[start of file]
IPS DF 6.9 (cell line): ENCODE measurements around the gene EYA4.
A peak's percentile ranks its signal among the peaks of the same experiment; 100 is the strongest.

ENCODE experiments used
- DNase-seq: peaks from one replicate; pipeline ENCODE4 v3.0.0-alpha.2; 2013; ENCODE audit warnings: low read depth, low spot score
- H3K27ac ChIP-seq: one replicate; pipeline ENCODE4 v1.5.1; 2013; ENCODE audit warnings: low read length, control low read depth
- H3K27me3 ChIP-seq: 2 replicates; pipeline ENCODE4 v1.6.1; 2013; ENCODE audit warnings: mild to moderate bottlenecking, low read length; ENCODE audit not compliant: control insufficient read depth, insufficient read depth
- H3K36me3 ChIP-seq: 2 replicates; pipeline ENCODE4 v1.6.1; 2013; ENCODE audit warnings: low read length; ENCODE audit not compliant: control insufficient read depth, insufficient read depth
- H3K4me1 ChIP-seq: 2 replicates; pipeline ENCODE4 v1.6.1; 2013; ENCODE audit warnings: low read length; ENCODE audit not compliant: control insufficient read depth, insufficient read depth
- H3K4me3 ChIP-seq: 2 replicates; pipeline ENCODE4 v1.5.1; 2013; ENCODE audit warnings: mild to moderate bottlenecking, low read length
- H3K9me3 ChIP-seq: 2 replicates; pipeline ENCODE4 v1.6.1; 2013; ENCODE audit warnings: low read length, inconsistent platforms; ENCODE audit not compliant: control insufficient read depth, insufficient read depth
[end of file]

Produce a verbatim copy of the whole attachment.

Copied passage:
IPS DF 6.9 (cell line): ENCODE measurements around the gene EYA4.
A peak's percentile ranks its signal among the peaks of the same experiment; 100 is the strongest.

ENCODE experiments used
- DNase-seq: peaks from one replicate; pipeline ENCODE4 v3.0.0-alpha.2; 2013; ENCODE audit warnings: low read depth, low spot score
- H3K27ac ChIP-seq: one replicate; pipeline ENCODE4 v1.5.1; 2013; ENCODE audit warnings: low read length, control low read depth
- H3K27me3 ChIP-seq: 2 replicates; pipeline ENCODE4 v1.6.1; 2013; ENCODE audit warnings: mild to moderate bottlenecking, low read length; ENCODE audit not compliant: control insufficient read depth, insufficient read depth
- H3K36me3 ChIP-seq: 2 replicates; pipeline ENCODE4 v1.6.1; 2013; ENCODE audit warnings: low read length; ENCODE audit not compliant: control insufficient read depth, insufficient read depth
- H3K4me1 ChIP-seq: 2 replicates; pipeline ENCODE4 v1.6.1; 2013; ENCODE audit warnings: low read length; ENCODE audit not compliant: control insufficient read depth, insufficient read depth
- H3K4me3 ChIP-seq: 2 replicates; pipeline ENCODE4 v1.5.1; 2013; ENCODE audit warnings: mild to moderate bottlenecking, low read length
- H3K9me3 ChIP-seq: 2 replicates; pipeline ENCODE4 v1.6.1; 2013; ENCODE audit warnings: low read length, inconsistent platforms; ENCODE audit not compliant: control insufficient read depth, insufficient read depth